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Xen Project Releases MirageOS

February 27, 2017

MirageOS v3.0 includes support and tooling that allows MirageOS unikernels to target additional hypervisors such as KVM and FreeBSD's bhyve. MirageOS 3.0 also provides building blocks that can be used within traditional applications for advanced features and capabilities like out-of-the-box VPN support in native applications.

The current generation of cloud computing requires workloads that are efficient, fast and secure. Unikernels allow developers to include only the bare minimum of traditional operating system components to create lean, efficient, and fast-to-boot applications, whether they are working with microservices, embedded devices, or IoT. The open source MirageOS ecosystem now consists of hundreds of these systems building blocks that can be combined with application code into single-purpose unikernels or be used as components.

Fintan Ryan, industry analyst at RedMonk commented, "Interest in unikernels continues to grow, and with the release of MirageOS v3.0, including the contribution of KVM support from IBM research, developers can enjoy an expanded set of target platforms. With MirageOS in widespread usage as a key component of Docker for Mac and Windows, and Docker Inc's ongoing support of the project, the MirageOS ecosystem looks well placed for a strong future."

New Targets for MirageOS: Expanding its Ecosystem
MirageOS v3.0 adds new targets for virtio and ukvm via the Solo5 unikernel base contributed by IBM. The virtio target allows deployment of unikernels onto KVM/QEMU and FreeBSD's bhyve. The new ukvm target extends the unikernel philosophy of modularity and "only what is required" to the next layer down, creating a monitor with thinner interfaces that are specialised to the guest unikernel.

Giovanni Pacifici, Vice President of Cloud and Cognitive Platform at IBM Research said, "Unikernels are emerging in response to needs for an ever-more responsive and secure cloud. This technology has the potential to influence cloud applications, serverless computing, network function virtualization, and Internet of Things, making these platforms more efficient and secure. IBM Research is excited to be part of the MirageOS 3.0 release. Through contributions like the Solo5 unikernel base and 'ukvm', we are helping lay the foundation for new ways of using the cloud in the cognitive era."

Real world deployments of MirageOS

A number of use cases that illustrate the versatility and the high-growth potential of MirageOS have emerged since its inception in December 2013, including:

•Docker for Mac and Windows used MirageOS to provide the filesystem and networking translation layers between OSX, Windows and Linux, allowing for a more seamless user experience on the most popular operating systems.

Patrick Chanezon, Chief Developer Advocate at Docker said, "Using MirageOS libraries as building blocks helped us accelerate development on Docker for Mac and Windows. By using the MirageOS TCP/IP stack, we enabled a critical feature for customers on enterprise networks — that Docker for Mac can be used even when connected to restrictive corporate VPNs. We're excited that users now have an integrated environment for building, assembling and shipping applications from Mac or Windows."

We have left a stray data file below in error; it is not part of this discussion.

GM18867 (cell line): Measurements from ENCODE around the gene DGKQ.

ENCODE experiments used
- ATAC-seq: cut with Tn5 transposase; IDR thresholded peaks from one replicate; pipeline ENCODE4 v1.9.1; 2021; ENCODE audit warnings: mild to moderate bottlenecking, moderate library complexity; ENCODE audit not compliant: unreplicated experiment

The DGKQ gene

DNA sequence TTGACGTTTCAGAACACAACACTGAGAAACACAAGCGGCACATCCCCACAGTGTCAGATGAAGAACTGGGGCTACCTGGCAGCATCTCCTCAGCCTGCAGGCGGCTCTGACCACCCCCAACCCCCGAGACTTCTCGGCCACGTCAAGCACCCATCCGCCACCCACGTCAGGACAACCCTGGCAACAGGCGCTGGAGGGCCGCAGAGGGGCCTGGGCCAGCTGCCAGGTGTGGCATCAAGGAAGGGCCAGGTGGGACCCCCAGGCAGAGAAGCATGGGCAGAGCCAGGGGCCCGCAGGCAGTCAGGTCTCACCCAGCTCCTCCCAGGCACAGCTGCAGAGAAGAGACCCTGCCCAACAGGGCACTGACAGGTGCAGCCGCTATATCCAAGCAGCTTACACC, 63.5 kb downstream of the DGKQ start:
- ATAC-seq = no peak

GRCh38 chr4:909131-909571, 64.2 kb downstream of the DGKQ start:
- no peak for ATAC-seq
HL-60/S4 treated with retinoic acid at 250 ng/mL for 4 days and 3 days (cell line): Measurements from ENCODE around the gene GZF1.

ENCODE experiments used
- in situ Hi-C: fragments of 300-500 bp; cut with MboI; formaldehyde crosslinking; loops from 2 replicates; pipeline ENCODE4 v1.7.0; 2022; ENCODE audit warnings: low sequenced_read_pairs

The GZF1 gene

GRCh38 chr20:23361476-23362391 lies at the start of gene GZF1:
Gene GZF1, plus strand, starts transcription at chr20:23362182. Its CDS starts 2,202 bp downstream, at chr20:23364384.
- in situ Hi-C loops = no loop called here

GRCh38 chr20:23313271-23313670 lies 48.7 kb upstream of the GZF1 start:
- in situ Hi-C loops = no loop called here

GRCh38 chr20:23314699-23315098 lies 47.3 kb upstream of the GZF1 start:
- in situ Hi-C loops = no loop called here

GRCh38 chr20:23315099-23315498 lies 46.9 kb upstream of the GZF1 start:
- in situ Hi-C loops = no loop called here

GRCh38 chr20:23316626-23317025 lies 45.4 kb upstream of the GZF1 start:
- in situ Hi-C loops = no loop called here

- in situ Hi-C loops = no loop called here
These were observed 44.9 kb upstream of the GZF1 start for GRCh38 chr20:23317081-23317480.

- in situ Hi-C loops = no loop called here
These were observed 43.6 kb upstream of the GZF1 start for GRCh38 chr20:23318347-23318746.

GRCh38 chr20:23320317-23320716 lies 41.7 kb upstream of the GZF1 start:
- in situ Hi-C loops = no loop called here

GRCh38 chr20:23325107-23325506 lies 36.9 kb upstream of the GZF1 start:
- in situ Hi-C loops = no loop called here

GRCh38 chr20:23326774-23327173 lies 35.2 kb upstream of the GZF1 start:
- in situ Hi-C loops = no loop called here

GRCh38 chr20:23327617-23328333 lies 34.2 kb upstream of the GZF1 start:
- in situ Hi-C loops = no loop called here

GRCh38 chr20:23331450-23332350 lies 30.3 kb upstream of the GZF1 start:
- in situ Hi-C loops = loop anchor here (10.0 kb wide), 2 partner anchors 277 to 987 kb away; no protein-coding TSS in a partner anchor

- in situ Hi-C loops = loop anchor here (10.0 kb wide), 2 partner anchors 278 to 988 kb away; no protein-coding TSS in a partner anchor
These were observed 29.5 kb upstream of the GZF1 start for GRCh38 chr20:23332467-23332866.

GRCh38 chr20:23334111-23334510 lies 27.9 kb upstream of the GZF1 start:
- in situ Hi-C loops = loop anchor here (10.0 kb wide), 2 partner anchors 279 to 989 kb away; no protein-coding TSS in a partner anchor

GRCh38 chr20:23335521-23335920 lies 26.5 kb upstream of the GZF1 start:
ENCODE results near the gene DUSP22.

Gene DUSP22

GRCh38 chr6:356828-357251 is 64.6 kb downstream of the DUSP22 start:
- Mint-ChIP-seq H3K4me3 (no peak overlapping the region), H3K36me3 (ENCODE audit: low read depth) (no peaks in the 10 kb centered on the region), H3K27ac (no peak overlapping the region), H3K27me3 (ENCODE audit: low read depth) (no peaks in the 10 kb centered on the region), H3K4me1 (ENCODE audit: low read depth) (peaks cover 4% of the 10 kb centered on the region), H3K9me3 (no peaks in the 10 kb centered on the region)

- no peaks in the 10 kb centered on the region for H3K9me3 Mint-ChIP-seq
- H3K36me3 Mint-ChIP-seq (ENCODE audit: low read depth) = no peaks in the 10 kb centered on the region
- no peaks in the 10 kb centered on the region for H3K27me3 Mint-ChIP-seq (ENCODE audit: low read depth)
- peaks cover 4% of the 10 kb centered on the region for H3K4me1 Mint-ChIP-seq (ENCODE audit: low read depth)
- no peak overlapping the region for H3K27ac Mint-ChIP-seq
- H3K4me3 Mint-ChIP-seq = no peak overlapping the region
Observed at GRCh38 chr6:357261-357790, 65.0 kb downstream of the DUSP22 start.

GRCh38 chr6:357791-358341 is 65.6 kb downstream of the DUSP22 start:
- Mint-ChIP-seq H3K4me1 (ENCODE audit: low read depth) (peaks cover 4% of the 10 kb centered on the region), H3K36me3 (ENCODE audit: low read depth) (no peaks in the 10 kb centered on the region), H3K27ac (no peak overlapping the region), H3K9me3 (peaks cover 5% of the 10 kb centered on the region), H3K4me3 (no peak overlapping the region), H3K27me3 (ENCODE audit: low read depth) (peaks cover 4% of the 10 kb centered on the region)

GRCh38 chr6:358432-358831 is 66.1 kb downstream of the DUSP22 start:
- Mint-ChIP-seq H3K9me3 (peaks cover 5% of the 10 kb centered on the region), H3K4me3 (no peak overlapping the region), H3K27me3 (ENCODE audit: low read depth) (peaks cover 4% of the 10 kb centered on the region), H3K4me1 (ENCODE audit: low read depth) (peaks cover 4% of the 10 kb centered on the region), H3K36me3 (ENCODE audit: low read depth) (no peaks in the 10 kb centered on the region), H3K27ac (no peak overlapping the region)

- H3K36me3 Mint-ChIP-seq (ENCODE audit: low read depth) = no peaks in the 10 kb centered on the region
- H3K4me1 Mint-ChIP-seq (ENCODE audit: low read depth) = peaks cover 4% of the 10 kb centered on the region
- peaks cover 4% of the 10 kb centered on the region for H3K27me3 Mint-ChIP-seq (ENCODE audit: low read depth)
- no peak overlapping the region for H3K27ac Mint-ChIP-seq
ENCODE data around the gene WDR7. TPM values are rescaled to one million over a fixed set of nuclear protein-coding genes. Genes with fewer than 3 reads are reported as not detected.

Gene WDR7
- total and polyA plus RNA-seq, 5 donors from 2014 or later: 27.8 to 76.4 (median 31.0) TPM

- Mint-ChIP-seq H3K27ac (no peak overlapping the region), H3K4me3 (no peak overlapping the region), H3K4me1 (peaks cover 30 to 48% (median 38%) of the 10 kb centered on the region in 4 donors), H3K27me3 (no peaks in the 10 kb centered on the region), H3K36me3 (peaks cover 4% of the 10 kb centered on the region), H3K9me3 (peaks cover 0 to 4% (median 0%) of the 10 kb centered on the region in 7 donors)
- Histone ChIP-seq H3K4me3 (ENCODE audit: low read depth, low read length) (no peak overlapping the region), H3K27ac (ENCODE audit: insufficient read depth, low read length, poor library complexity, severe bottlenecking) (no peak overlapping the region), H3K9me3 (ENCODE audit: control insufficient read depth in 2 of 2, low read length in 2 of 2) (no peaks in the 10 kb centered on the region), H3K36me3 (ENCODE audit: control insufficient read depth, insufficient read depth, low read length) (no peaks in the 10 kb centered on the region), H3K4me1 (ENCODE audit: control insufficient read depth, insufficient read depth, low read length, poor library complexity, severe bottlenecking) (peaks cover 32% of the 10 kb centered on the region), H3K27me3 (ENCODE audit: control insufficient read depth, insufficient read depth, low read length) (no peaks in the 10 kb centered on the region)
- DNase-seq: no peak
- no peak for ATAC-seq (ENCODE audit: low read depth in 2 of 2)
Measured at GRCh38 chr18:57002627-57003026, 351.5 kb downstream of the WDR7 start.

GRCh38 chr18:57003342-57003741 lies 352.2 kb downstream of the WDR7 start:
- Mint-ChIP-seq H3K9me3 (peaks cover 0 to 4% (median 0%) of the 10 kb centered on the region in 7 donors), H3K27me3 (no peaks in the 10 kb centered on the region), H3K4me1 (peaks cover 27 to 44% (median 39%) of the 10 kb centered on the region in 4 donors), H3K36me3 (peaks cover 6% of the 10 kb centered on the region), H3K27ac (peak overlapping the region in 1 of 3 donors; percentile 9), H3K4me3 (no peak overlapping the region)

•Ericsson Research in Silicon Valley have demonstrated a new standalone software platform concept to unify automation, orchestration and the compilation of a designated set of Network Function Virtualization (NFV) platforms. These platforms do not rely on current cloud orchestration or software-defined network technologies, but instead introduce the concept of 'nanoservices' that are orchestrated by MirageOS unikernels and Xen.

By applying unikernel technology to the NFV space, Ericsson Research demonstrated a set of specialized highly secure and stable 'nano-NFVs' that can easily be streamed into its next-gen cloud with better performance and security than existing NFVs.

Per Karlsson, Head of Ericsson Research Silicon Valley noted, "Applying Unikernel technology and MirageOS offered Ericsson Research a new way of innovating, designing and implementing a new event-driven framework that we used for a technical PoC. We are looking forward to applying the new features of MirageOS 3.0 to further explore possibilities for optimizing our prototype."

Improvement to User Experience and General Growth
Contributions to the project have vastly grown creating a more stable base of libraries and tooling. User experience has improved in many different areas including the build, packaging and release process, debugging and logging, workflow to simplify the development phase, and documentation.

Since its last major release in June 2014, the project has received an uptick in interest and contributions from research groups and now has over 350 contributors across hundreds of repositories. This includes Mindy Preston, the current release manager, who first came to the project as a Xen Project Outreachy intern. Outreachy is an organization that helps people from groups underrepresented in free and open source software get involved.

Lars Kurth, Chairperson of the Xen Project Advisory Board said, "Having a healthy open source community is essential in the growth and vitality of incubation projects that the Xen Project fosters. MirageOS has done a great job of activating its community to create more tooling and use cases for this project and unikernels in general. We look forward to seeing this project continue to mature and expand as we believe that unikernels are the next wave of instrumenting applications for the current and future needs of cloud computing."

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